The main purpose of my recent excursion to England was to visit the Isle of Man, birthplace of Clague. Located in the Irish Sea, the small island is a self-governing Crown dependency known for its wealth, low crime rate and, ahem, money laundering schemes. At least these were the things my cab driver chose to inform me of enroute from IOM to Douglas, the capital. Taking taxis is always an interesting experience for me (Citation 1 and 2). I genuinely enjoy the conversation with someone who knows the streets like no other, especially those that demonstrate a genuine pride in their home (adopted or otherwise).
This particular cabbie was an Isle of Man citizen, born and bred. After explaining the purpose of my sojourn and telling him my surname, he immediately replied "Ah yes – that is a very famous Manx name. I know two Clagues actually ... both are artists." I thought this anecdote was interesting. Perhaps it's in our genes.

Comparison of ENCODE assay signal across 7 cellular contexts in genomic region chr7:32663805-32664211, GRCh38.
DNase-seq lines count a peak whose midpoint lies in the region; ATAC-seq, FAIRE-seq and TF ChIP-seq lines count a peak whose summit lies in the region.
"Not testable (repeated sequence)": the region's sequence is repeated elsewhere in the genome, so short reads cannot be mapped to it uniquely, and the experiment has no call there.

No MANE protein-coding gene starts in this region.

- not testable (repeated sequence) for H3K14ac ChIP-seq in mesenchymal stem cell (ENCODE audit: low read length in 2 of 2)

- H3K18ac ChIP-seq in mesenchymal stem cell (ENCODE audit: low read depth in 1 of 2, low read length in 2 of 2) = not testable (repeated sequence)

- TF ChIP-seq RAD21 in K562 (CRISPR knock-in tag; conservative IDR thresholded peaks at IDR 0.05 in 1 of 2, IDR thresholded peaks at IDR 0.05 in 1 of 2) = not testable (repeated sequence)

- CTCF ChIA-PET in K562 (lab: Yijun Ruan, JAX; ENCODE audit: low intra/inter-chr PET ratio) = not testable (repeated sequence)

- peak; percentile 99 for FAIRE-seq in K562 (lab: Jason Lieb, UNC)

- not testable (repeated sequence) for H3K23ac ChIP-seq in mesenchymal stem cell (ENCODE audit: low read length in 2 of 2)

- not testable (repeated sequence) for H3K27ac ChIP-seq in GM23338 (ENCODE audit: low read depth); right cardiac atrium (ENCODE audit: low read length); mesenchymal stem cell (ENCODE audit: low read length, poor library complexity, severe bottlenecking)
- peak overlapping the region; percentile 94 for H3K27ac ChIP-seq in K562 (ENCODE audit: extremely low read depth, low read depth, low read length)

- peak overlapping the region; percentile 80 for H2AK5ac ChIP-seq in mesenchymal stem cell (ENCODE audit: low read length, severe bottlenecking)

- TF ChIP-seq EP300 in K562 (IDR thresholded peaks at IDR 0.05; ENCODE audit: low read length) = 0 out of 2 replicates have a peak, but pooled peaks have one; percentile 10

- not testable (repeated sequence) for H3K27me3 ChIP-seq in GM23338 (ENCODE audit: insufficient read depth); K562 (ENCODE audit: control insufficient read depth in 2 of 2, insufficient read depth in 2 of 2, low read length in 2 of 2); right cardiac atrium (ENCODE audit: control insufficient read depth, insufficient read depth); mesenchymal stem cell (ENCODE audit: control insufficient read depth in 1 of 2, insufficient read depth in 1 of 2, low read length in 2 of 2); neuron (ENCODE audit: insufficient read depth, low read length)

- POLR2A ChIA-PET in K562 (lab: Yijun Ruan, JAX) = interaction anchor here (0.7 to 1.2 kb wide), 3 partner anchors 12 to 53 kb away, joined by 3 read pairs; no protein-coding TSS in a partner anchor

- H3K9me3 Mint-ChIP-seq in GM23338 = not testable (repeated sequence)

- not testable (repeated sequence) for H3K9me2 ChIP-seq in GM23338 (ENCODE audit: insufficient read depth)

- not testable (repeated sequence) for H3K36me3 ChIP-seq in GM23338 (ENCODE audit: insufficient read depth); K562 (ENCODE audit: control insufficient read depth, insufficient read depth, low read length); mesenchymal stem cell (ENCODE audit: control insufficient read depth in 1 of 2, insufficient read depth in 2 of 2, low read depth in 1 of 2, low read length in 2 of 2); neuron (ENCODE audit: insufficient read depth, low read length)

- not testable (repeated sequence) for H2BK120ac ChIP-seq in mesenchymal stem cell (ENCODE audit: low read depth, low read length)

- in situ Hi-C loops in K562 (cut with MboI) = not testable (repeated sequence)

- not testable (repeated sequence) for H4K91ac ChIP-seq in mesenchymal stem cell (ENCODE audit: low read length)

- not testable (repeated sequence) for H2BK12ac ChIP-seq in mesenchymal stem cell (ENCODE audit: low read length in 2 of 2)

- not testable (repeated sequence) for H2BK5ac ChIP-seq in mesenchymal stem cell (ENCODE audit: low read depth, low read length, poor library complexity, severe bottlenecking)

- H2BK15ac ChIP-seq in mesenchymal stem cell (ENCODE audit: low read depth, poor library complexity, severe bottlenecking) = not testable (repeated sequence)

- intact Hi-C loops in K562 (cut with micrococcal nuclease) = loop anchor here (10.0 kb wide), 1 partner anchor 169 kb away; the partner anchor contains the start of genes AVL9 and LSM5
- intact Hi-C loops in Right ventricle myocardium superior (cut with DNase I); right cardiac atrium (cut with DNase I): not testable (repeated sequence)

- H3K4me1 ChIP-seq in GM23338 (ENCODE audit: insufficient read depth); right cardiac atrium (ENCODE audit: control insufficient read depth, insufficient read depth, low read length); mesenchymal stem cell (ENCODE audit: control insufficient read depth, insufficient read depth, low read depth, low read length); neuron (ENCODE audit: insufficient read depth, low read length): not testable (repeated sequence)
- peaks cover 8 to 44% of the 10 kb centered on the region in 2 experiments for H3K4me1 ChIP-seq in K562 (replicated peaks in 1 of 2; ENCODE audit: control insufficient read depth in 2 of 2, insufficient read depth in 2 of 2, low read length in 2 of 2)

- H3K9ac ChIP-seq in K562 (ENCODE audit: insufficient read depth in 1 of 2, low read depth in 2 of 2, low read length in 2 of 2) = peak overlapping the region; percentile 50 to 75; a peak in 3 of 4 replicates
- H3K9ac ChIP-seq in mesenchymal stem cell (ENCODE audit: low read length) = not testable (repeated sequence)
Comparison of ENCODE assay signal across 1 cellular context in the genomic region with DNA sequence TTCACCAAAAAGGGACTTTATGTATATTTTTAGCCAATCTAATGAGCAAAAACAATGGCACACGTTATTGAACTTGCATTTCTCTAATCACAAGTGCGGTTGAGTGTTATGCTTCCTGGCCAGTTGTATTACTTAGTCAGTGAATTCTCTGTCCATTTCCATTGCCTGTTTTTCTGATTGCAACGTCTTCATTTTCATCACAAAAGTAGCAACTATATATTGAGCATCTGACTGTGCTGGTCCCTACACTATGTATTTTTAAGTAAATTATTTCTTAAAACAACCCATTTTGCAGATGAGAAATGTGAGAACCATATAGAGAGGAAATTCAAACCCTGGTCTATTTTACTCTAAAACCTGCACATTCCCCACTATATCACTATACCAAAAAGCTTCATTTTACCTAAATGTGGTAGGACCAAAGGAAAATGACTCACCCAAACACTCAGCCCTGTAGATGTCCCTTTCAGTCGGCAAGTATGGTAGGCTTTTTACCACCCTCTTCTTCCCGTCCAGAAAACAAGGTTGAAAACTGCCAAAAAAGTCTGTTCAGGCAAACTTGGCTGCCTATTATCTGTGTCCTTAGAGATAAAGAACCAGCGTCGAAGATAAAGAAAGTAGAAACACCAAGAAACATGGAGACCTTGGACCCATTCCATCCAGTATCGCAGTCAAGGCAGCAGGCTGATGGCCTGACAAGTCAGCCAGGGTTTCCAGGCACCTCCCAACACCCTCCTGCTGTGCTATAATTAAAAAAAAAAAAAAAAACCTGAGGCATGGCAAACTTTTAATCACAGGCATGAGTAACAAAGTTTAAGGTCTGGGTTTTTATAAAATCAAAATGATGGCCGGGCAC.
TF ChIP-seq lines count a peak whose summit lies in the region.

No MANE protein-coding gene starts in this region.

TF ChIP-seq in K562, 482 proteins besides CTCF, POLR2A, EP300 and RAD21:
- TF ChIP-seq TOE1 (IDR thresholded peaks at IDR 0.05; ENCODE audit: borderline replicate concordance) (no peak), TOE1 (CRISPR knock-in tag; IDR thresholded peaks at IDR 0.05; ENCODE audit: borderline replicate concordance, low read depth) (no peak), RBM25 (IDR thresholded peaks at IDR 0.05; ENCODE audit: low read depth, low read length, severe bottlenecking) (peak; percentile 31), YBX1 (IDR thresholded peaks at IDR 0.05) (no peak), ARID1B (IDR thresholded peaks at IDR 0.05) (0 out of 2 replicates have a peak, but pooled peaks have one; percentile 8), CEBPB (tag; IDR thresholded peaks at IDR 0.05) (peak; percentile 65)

He continued to tell me about how much I would love island life in comparison to the mainland. London was too fast-paced and unforgiving, he explained. The people didn't care about anything except getting ahead.
"I don't mean to be rude" I said sheepishly after he completed his rant, hoping not to offend him by the bold statement to follow "but I actually feel that London has the rudest people I've ever encountered. And I've been all over the world".
"What do you mean, rude? You're not being rude, you're right. They are!!! Doesn't bother me any. I'm not English. You're not English either. You're MANX!" he bellowed, diverting his eyes from the roadway to warmly meet my gaze in the backseat.
It became one of the most memorable moments of my trip. I had traveled 6,186km from my Canadian home to my ancestral home and was embraced as one of their own.
I didn't have the heart to tell him I was also half French.
*The title of this post means "a taste of Manx" in the traditional language.